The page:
For example, during the years, 2009-2010, educators were told about the merits of the Professional Learning Communities (PLCs) and how they could help students’ test scores.  In 2018, teachers are being motivated by psychology, “moral purpose theory,” social emotional theory, and social justice programs.

Michael Fullan understands this:

“The argument is somewhat subtle, so let me make it more direct.  If concerns for making a difference remain at the one-to-one and classroom level, it cannot be done.  An additional component is required.  Making a difference, must be done explicitly recast in broader social and moral terms.”   

Schools know what to do to raise test scores:  Give assessments along the way.  Teach to the assessments to ensure good results, and the conclusion is that students learn.  Tomorrow, do it again.  Schools also know how to cheat to get similar results, something Fullan and the PLC advocates would find quite disturbing.  But as long as test scores are raised, no one is asking the fundamental questions pertaining to ethics and honesty.  This leads to a final source of blame.

CULTURE SHARES BLAME

Along the way, Caucasian teachers are now being told that they do not understand the cultures of students of color and that it is the white dominant culture that needs to understand, change, and accept responsibility for the past discrimination and unjust treatment of students.  Also, teachers are being told that they are the heroes of kids and that they touch the future.  We are being prodded to learn what motivates students and touch that part of their educational lives.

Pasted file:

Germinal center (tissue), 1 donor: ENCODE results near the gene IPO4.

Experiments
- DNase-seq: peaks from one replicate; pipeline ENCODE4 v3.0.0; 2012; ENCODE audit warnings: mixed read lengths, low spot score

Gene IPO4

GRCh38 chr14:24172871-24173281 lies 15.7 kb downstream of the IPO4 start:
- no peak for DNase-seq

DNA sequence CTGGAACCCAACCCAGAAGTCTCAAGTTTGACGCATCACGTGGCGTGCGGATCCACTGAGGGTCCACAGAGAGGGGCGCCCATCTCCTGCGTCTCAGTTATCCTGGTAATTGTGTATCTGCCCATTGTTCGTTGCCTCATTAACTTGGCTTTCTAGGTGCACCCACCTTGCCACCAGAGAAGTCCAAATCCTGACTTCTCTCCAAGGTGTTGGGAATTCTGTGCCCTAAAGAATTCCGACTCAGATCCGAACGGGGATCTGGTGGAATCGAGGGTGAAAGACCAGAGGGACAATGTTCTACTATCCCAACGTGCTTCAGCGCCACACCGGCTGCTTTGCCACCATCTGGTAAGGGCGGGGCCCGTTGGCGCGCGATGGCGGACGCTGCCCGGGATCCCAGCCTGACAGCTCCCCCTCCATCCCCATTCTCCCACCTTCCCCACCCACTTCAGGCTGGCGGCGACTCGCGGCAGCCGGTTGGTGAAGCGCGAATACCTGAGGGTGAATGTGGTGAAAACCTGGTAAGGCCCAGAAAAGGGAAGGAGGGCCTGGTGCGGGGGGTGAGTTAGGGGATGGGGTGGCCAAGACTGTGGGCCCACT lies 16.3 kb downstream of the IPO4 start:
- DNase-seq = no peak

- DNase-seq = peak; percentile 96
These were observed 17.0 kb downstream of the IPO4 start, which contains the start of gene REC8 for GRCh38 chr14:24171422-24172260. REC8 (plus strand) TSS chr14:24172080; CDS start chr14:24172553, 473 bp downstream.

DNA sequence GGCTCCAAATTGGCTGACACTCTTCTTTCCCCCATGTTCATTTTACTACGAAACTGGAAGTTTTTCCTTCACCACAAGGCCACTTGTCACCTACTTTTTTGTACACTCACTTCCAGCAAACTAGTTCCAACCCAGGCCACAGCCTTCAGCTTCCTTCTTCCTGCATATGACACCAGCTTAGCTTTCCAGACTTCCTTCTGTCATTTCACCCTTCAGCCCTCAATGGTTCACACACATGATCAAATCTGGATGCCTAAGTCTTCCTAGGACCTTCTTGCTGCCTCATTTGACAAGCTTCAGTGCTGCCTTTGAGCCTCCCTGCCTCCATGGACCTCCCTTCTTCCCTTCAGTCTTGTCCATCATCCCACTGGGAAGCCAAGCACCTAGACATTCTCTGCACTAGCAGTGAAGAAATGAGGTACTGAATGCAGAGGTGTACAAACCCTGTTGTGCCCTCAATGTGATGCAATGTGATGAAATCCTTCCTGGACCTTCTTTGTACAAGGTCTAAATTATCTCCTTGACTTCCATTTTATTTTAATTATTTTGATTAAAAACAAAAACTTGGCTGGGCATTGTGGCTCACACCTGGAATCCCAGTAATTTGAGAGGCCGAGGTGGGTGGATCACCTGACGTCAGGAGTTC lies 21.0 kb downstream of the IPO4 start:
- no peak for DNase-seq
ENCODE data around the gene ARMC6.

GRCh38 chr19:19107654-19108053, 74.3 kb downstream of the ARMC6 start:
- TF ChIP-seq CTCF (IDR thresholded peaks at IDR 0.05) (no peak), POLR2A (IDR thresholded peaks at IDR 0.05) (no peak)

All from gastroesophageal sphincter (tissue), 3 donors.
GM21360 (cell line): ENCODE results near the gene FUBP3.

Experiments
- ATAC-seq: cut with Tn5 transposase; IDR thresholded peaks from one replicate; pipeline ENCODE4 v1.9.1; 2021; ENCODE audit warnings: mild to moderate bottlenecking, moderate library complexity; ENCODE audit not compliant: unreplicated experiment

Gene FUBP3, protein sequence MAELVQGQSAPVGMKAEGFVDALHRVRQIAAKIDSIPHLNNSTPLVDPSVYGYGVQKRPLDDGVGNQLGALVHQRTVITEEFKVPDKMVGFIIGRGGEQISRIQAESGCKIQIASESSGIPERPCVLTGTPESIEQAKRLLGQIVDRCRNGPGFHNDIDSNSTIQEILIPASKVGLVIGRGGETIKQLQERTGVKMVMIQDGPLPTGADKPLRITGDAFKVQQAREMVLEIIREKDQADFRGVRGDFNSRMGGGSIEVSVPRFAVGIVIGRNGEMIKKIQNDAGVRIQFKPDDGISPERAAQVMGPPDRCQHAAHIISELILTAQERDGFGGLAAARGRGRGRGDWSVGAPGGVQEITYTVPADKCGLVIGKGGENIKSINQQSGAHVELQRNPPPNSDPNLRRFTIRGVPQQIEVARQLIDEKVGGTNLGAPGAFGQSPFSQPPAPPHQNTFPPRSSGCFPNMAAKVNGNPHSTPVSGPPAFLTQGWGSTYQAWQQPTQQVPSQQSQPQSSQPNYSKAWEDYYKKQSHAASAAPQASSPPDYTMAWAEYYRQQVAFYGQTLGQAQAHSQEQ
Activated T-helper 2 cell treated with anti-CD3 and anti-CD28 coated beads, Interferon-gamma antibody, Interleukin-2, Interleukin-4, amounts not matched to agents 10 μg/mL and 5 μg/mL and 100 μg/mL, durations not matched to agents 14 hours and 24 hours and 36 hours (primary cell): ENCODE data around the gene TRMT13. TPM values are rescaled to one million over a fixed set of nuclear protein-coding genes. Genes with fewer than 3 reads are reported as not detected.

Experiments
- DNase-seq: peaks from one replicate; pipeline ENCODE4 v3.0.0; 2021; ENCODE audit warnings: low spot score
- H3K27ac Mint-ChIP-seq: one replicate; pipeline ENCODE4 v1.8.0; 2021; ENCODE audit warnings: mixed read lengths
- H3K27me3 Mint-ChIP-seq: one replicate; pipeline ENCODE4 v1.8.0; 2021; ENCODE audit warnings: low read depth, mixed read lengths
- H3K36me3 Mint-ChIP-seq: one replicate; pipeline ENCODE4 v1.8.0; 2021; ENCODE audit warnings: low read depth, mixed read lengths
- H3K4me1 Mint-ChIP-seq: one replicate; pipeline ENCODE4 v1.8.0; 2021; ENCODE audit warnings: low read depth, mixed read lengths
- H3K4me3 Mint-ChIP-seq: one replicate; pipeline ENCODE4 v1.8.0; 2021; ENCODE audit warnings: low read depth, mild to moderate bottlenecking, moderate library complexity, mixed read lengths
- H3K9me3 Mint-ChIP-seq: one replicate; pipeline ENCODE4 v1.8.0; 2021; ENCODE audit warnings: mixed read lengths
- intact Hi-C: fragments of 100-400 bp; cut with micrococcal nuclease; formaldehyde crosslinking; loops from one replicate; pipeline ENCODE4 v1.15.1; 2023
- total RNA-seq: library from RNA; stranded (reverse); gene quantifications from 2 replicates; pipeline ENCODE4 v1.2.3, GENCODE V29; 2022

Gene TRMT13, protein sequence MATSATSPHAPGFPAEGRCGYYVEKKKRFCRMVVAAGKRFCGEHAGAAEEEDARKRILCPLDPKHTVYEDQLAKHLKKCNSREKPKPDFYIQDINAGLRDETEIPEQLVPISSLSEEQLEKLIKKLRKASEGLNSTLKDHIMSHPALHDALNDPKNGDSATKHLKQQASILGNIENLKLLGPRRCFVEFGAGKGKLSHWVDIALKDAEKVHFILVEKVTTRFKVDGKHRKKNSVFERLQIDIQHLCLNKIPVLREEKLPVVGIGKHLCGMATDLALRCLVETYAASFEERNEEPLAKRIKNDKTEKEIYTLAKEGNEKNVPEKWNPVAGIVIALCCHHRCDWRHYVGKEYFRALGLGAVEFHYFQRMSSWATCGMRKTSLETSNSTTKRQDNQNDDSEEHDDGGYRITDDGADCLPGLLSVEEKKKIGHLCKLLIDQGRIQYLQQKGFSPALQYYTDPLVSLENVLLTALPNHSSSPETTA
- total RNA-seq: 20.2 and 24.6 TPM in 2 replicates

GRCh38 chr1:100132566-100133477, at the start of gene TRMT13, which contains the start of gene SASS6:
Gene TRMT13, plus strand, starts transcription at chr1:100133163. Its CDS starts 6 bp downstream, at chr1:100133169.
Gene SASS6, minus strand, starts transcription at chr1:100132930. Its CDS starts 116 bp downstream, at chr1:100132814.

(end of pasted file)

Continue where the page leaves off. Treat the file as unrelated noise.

How in the world did teaching go from a professional learning communities to motivational experts in human development to speaking kindly about fundamental moral problems in our society?  Is that the saving message for families, schools, and ultimately the American education system?

Schools are not the places to experiment with all sorts of things to simply raise test scores and graduation rates.  Such a focus misses the point.  The point is moral purpose, which most teachers come with into the classroom.  But moral purpose comes from home.  It is where teachers learned it.  It does not appear suddenly from within a vacuum, or from thin air, or at graduation for a teacher-training institution.  It certainly does not appear from teaching tolerance of practices that are contrary to one’s fundamental moral upbringing.  My goodness, how things have changed in the past few years–and much of it because of slippage in culture and changes at political and policy levels.

THINGS HAVE CHANGED

Schools that have to raise children will never be the places of higher learning and achievement they need to be.  Certainly, things have changed.  In over thirty years in education I have seen so many changes in schools and families.  Families that entrust schools to raise their kids will never be the bastions against negative culture that they need to be.  Schools are not parents.  If children are supposed to be the focus for us at school, then I ask these same children be the same focus at home.  Parents, they are YOUR kids, after all.  Should we hold parents accountable for their failures to “raise” their kids properly?  No one seeks that policy change (though secretly many educators might wish it was true)

WHAT CHANGE? 

The old gray mare, She ain’t what she used to be Ain’t what she used to be, Ain’t what she used to be The old gray mare, She ain’t what she used to be Many long years ago. (Anonymous)

In 2011, I, along with 1700 other teachers and administrators, were subject to the following topics in required education seminars (see me own sarcasm in parentheses that follow each:

  • Is education good enough for “your own child” principle?  (I’d ask if the children’s home lives were good enough for my own child.  What is fair is fair.)